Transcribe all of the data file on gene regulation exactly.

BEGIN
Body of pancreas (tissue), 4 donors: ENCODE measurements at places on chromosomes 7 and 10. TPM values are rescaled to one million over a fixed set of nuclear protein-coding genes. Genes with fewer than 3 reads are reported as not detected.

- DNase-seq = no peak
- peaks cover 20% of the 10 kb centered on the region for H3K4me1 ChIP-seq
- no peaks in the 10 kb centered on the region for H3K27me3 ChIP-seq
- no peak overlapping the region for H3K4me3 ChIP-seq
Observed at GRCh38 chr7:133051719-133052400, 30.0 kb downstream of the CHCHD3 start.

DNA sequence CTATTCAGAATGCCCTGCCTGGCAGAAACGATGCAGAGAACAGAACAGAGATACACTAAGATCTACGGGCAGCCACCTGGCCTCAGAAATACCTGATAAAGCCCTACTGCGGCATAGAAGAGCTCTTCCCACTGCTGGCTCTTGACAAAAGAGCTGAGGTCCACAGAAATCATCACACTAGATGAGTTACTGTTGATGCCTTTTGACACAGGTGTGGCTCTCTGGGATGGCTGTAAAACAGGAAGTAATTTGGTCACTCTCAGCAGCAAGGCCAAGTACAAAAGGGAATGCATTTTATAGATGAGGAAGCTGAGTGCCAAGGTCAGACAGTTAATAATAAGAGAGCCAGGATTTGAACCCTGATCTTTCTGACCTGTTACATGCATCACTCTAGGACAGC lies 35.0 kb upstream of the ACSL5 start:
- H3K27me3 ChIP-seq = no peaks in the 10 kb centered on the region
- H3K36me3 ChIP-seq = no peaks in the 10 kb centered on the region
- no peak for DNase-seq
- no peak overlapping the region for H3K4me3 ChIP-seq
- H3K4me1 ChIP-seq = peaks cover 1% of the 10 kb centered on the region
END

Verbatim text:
Body of pancreas (tissue), 4 donors: ENCODE measurements at places on chromosomes 7 and 10. TPM values are rescaled to one million over a fixed set of nuclear protein-coding genes. Genes with fewer than 3 reads are reported as not detected.

- DNase-seq = no peak
- peaks cover 20% of the 10 kb centered on the region for H3K4me1 ChIP-seq
- no peaks in the 10 kb centered on the region for H3K27me3 ChIP-seq
- no peak overlapping the region for H3K4me3 ChIP-seq
Observed at GRCh38 chr7:133051719-133052400, 30.0 kb downstream of the CHCHD3 start.

DNA sequence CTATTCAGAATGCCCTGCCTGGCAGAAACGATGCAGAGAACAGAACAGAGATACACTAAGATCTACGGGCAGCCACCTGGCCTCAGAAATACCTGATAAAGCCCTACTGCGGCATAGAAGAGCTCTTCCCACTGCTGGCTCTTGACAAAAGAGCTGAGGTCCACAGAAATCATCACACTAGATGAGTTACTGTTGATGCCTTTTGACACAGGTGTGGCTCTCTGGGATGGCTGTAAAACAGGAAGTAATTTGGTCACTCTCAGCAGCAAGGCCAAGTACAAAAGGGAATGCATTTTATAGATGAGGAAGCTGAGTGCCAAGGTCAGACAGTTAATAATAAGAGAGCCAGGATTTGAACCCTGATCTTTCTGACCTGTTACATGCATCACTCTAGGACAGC lies 35.0 kb upstream of the ACSL5 start:
- H3K27me3 ChIP-seq = no peaks in the 10 kb centered on the region
- H3K36me3 ChIP-seq = no peaks in the 10 kb centered on the region
- no peak for DNase-seq
- no peak overlapping the region for H3K4me3 ChIP-seq
- H3K4me1 ChIP-seq = peaks cover 1% of the 10 kb centered on the region